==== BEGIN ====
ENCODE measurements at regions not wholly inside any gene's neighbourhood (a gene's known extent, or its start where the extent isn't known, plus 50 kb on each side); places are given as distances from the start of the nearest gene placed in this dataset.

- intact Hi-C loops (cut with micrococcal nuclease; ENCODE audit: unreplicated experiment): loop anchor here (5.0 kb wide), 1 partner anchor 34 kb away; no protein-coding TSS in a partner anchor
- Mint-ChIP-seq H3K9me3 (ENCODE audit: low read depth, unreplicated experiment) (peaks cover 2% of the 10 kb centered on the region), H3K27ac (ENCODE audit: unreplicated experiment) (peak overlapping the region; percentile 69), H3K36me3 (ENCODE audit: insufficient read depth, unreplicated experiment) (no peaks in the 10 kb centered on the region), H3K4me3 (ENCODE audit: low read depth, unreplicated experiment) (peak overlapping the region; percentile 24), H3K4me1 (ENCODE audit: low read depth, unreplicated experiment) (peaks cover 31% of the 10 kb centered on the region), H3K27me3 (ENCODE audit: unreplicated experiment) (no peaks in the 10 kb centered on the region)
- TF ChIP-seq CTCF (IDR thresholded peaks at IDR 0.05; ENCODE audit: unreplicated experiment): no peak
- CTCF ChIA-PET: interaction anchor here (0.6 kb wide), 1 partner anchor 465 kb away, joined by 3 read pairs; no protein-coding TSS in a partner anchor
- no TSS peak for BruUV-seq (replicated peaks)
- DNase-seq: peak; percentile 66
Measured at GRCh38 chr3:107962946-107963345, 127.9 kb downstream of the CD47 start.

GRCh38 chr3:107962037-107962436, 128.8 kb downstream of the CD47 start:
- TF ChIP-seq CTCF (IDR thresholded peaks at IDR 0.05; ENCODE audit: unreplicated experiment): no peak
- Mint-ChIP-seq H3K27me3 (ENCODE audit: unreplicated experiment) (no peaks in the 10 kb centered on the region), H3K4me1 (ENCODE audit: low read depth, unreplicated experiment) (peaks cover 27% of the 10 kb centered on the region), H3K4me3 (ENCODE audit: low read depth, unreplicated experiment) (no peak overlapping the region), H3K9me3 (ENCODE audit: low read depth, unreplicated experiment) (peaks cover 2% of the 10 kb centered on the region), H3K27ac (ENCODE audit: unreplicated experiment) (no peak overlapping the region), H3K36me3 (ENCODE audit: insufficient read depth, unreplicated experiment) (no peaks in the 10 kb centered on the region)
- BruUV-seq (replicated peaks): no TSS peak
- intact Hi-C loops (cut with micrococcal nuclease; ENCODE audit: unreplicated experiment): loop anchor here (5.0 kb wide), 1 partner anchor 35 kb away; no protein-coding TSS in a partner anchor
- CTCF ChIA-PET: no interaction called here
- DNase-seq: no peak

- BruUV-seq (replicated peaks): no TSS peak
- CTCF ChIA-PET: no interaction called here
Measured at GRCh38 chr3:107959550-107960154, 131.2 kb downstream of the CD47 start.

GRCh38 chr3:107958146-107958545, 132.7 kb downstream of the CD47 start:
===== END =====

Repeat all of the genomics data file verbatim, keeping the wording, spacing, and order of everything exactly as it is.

ENCODE measurements at regions not wholly inside any gene's neighbourhood (a gene's known extent, or its start where the extent isn't known, plus 50 kb on each side); places are given as distances from the start of the nearest gene placed in this dataset.

- intact Hi-C loops (cut with micrococcal nuclease; ENCODE audit: unreplicated experiment): loop anchor here (5.0 kb wide), 1 partner anchor 34 kb away; no protein-coding TSS in a partner anchor
- Mint-ChIP-seq H3K9me3 (ENCODE audit: low read depth, unreplicated experiment) (peaks cover 2% of the 10 kb centered on the region), H3K27ac (ENCODE audit: unreplicated experiment) (peak overlapping the region; percentile 69), H3K36me3 (ENCODE audit: insufficient read depth, unreplicated experiment) (no peaks in the 10 kb centered on the region), H3K4me3 (ENCODE audit: low read depth, unreplicated experiment) (peak overlapping the region; percentile 24), H3K4me1 (ENCODE audit: low read depth, unreplicated experiment) (peaks cover 31% of the 10 kb centered on the region), H3K27me3 (ENCODE audit: unreplicated experiment) (no peaks in the 10 kb centered on the region)
- TF ChIP-seq CTCF (IDR thresholded peaks at IDR 0.05; ENCODE audit: unreplicated experiment): no peak
- CTCF ChIA-PET: interaction anchor here (0.6 kb wide), 1 partner anchor 465 kb away, joined by 3 read pairs; no protein-coding TSS in a partner anchor
- no TSS peak for BruUV-seq (replicated peaks)
- DNase-seq: peak; percentile 66
Measured at GRCh38 chr3:107962946-107963345, 127.9 kb downstream of the CD47 start.

GRCh38 chr3:107962037-107962436, 128.8 kb downstream of the CD47 start:
- TF ChIP-seq CTCF (IDR thresholded peaks at IDR 0.05; ENCODE audit: unreplicated experiment): no peak
- Mint-ChIP-seq H3K27me3 (ENCODE audit: unreplicated experiment) (no peaks in the 10 kb centered on the region), H3K4me1 (ENCODE audit: low read depth, unreplicated experiment) (peaks cover 27% of the 10 kb centered on the region), H3K4me3 (ENCODE audit: low read depth, unreplicated experiment) (no peak overlapping the region), H3K9me3 (ENCODE audit: low read depth, unreplicated experiment) (peaks cover 2% of the 10 kb centered on the region), H3K27ac (ENCODE audit: unreplicated experiment) (no peak overlapping the region), H3K36me3 (ENCODE audit: insufficient read depth, unreplicated experiment) (no peaks in the 10 kb centered on the region)
- BruUV-seq (replicated peaks): no TSS peak
- intact Hi-C loops (cut with micrococcal nuclease; ENCODE audit: unreplicated experiment): loop anchor here (5.0 kb wide), 1 partner anchor 35 kb away; no protein-coding TSS in a partner anchor
- CTCF ChIA-PET: no interaction called here
- DNase-seq: no peak

- BruUV-seq (replicated peaks): no TSS peak
- CTCF ChIA-PET: no interaction called here
Measured at GRCh38 chr3:107959550-107960154, 131.2 kb downstream of the CD47 start.

GRCh38 chr3:107958146-107958545, 132.7 kb downstream of the CD47 start: